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Title: Kant's critique of the human sciences
Author: Cohen, A.-A.
Awarding Body: University of Cambridge
Current Institution: University of Cambridge
Date of Award: 2005
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Kant famously identified ‘What is man?’ as the fundamental question which summarises the whole of philosophy. This statement has occasioned numerous exegetical works, and yet, surprisingly enough, there has been no concerned effort amongst Kantian scholars to examine Kant’s actual philosophy of man. The aim of my dissertation is thus to fill this gap in Kantian scholarship by providing an original, Kantian account of the human sciences, their underlying unity, their presuppositions and their methodology. The first central claim of my thesis is that within the Kantian framework the human sciences occupy a unique standpoint which goes beyond traditional divisions between the theatrical and the practical, the agent and the spectator, the phenomenal and noumenal or the sensible and the intelligible – namely the pragmatic standpoint. The uniqueness of the approach of the human sciences lies in their commitment to investigating human phenomena for the purpose of understanding others and interacting with them both prudentially and morally. Far from merely presenting theoretical observations about human beings, they are value-embedded disciplines which play the crucial role of providing a map for man to orientate himself in the world and realise his purposes. The second central claim of my thesis that for Kant it is the biological rather than the physical sciences that provide the model for the human sciences. To support this claim, I offer a comprehensive account of the connection between Kant’s philosophy of biology and his account of the human sciences, showing that this connection operates at a number of levels: methodological, epistemological, metaphysical, anthological and historical. One of the most unexpected implications of the connection I draw between biology and the human sciences is that there is an essential functionalist component in Kant’s account. On this basis, I argue that Kant’s legacy in the social sciences must be entirely re-evaluated, a task I undertake by focusing on the hitherto neglected aspects of functionalism and teleology as principles of explanation in the human sciences. The conclusion of my dissertation offers a new Kantian picture of the human sciences which advocates firstly, a two-fold methodology for the study of man (intentionalist and functionalist), and secondly, a value-embedded project directed towards man’s cultivation, civilisation and ‘moralisation’.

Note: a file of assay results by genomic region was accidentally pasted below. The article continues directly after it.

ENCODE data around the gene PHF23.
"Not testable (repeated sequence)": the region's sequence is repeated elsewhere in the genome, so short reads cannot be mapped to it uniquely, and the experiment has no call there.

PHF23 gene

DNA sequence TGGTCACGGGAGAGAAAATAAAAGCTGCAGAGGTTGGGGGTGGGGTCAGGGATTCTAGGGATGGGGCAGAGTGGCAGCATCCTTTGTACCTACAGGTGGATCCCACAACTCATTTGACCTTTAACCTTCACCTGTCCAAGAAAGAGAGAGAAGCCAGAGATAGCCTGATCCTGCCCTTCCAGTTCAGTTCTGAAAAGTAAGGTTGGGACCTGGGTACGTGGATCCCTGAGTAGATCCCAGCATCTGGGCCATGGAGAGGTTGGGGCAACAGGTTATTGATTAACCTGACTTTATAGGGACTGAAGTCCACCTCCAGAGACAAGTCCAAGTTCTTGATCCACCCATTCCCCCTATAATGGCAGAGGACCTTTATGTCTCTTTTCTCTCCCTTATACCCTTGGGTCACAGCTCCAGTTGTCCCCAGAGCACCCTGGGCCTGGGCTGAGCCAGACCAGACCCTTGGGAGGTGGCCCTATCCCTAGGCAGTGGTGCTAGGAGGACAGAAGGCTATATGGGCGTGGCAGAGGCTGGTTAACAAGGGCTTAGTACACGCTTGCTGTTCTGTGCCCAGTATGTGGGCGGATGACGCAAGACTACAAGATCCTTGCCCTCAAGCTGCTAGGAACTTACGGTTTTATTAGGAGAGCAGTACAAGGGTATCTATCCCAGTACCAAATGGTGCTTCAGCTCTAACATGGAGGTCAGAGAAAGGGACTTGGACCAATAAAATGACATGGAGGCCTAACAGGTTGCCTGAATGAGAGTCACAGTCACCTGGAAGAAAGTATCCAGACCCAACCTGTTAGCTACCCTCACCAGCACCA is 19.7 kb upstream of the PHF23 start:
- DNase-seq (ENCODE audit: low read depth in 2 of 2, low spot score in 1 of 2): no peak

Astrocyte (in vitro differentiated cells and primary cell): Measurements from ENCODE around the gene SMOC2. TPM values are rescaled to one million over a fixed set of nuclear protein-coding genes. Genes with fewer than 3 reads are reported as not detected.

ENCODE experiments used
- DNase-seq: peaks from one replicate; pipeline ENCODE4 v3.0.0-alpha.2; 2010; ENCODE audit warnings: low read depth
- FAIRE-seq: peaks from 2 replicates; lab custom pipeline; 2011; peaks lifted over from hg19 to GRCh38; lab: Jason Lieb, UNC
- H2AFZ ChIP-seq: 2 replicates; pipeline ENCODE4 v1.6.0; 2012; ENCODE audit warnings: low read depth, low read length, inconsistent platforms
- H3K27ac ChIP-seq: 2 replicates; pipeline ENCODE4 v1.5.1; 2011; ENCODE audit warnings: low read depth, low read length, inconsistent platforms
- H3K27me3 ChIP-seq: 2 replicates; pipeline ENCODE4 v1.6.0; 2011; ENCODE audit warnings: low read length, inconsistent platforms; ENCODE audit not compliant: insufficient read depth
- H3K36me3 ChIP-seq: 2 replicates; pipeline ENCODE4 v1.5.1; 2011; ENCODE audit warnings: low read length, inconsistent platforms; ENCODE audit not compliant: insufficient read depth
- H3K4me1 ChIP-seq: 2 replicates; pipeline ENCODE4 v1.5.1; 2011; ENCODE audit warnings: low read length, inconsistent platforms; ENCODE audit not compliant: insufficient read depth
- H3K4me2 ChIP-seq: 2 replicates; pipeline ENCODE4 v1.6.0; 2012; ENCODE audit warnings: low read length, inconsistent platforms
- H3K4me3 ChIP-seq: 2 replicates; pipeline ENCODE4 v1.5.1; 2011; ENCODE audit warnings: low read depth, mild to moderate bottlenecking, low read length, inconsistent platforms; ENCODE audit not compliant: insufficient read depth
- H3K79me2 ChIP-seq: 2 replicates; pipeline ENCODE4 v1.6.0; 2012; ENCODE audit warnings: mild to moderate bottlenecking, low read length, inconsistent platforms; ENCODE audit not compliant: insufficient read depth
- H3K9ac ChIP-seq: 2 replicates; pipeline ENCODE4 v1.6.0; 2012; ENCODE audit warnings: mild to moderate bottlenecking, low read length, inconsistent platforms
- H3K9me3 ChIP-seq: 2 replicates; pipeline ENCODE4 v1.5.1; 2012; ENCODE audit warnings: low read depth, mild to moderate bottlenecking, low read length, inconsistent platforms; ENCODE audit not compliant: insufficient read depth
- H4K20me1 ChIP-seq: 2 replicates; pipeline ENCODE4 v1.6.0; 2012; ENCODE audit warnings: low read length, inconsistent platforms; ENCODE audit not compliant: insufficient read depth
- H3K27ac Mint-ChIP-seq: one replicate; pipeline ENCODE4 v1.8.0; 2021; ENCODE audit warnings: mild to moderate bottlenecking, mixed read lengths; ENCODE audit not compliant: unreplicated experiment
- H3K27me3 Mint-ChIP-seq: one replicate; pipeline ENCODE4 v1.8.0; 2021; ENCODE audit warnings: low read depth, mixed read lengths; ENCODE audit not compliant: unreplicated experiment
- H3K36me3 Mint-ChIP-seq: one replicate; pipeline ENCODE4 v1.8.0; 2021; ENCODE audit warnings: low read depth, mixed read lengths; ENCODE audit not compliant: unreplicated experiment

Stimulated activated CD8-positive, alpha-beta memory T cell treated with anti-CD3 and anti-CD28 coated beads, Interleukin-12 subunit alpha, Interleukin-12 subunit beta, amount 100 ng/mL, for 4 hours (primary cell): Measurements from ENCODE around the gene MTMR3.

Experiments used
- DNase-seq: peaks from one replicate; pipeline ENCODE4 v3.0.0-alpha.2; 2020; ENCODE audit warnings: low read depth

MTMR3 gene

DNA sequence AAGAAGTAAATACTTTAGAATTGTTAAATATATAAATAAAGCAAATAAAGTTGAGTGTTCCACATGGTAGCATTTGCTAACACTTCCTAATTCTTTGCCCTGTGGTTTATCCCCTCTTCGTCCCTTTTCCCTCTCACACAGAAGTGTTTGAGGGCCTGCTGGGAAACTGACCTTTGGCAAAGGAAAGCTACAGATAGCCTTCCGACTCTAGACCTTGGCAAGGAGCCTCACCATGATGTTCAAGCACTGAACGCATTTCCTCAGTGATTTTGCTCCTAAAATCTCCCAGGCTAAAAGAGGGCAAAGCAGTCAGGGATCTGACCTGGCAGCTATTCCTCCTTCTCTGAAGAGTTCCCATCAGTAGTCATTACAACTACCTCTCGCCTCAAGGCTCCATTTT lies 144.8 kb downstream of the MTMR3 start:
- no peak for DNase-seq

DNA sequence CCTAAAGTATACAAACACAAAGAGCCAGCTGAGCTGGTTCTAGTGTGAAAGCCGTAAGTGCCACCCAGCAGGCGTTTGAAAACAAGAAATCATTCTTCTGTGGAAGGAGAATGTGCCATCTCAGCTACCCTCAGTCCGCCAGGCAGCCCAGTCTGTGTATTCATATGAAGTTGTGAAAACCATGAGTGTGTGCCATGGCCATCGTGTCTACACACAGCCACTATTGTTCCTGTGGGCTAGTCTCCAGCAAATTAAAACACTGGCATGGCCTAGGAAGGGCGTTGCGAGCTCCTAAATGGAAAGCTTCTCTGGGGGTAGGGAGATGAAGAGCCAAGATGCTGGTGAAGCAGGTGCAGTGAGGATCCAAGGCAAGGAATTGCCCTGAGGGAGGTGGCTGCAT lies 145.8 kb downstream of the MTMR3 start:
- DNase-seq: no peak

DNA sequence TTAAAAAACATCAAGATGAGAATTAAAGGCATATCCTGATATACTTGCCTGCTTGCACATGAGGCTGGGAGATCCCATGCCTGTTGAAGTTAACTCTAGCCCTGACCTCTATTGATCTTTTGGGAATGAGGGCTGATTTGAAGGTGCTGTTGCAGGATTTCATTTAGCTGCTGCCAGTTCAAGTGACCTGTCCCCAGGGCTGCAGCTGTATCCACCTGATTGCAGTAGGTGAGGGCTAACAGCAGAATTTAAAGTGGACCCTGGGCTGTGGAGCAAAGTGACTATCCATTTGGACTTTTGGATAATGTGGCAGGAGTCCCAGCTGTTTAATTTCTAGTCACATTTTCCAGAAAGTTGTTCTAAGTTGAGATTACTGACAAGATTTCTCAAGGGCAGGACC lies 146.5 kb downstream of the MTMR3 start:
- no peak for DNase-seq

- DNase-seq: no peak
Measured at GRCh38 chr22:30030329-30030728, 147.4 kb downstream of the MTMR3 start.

Supervisor: Not available Sponsor: Not available
Qualification Name: Thesis (Ph.D.) Qualification Level: Doctoral
EThOS ID:  DOI: Not available